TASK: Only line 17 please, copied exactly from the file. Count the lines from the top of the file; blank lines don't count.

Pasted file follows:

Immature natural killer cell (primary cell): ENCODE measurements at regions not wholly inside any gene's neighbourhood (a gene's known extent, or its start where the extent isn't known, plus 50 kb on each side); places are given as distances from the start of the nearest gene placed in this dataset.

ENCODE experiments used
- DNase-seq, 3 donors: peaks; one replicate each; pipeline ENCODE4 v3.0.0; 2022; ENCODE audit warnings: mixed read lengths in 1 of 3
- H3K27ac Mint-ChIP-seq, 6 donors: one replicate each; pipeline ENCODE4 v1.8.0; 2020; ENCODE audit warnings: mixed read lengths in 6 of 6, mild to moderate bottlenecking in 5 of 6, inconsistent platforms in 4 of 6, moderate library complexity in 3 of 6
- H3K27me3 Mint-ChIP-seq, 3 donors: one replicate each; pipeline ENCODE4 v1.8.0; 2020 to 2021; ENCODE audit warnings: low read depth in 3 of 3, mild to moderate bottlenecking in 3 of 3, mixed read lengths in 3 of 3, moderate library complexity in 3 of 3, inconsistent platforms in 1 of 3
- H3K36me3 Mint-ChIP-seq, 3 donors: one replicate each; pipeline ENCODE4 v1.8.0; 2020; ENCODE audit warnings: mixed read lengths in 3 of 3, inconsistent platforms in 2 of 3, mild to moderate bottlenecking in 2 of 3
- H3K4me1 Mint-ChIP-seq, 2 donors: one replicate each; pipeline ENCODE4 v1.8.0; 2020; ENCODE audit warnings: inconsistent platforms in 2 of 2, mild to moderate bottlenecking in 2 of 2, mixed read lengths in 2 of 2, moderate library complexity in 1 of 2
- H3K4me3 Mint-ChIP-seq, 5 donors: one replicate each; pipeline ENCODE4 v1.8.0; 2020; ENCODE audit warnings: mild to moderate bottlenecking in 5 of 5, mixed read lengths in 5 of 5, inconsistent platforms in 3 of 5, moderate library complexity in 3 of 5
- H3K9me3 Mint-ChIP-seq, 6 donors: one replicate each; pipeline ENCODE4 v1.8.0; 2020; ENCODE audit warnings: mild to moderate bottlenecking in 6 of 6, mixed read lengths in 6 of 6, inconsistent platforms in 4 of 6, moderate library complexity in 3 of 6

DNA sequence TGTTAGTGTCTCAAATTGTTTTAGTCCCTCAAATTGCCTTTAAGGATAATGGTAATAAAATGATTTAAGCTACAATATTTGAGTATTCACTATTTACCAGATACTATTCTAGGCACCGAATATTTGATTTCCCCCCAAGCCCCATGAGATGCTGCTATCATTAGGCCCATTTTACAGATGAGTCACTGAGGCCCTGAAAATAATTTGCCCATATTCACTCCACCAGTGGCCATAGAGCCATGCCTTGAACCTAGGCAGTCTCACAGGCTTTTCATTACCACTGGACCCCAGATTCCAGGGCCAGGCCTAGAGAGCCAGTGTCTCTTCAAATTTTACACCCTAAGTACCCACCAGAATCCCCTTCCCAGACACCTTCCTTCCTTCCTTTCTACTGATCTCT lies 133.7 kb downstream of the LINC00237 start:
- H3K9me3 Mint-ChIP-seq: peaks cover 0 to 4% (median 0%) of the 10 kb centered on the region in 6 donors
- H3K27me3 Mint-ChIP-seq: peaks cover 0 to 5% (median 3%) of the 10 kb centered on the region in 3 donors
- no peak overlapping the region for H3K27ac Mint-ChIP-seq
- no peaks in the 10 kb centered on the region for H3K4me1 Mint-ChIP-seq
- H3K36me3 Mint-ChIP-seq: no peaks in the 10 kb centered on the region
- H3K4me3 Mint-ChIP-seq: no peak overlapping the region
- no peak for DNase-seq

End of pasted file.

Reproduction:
- no peak for DNase-seq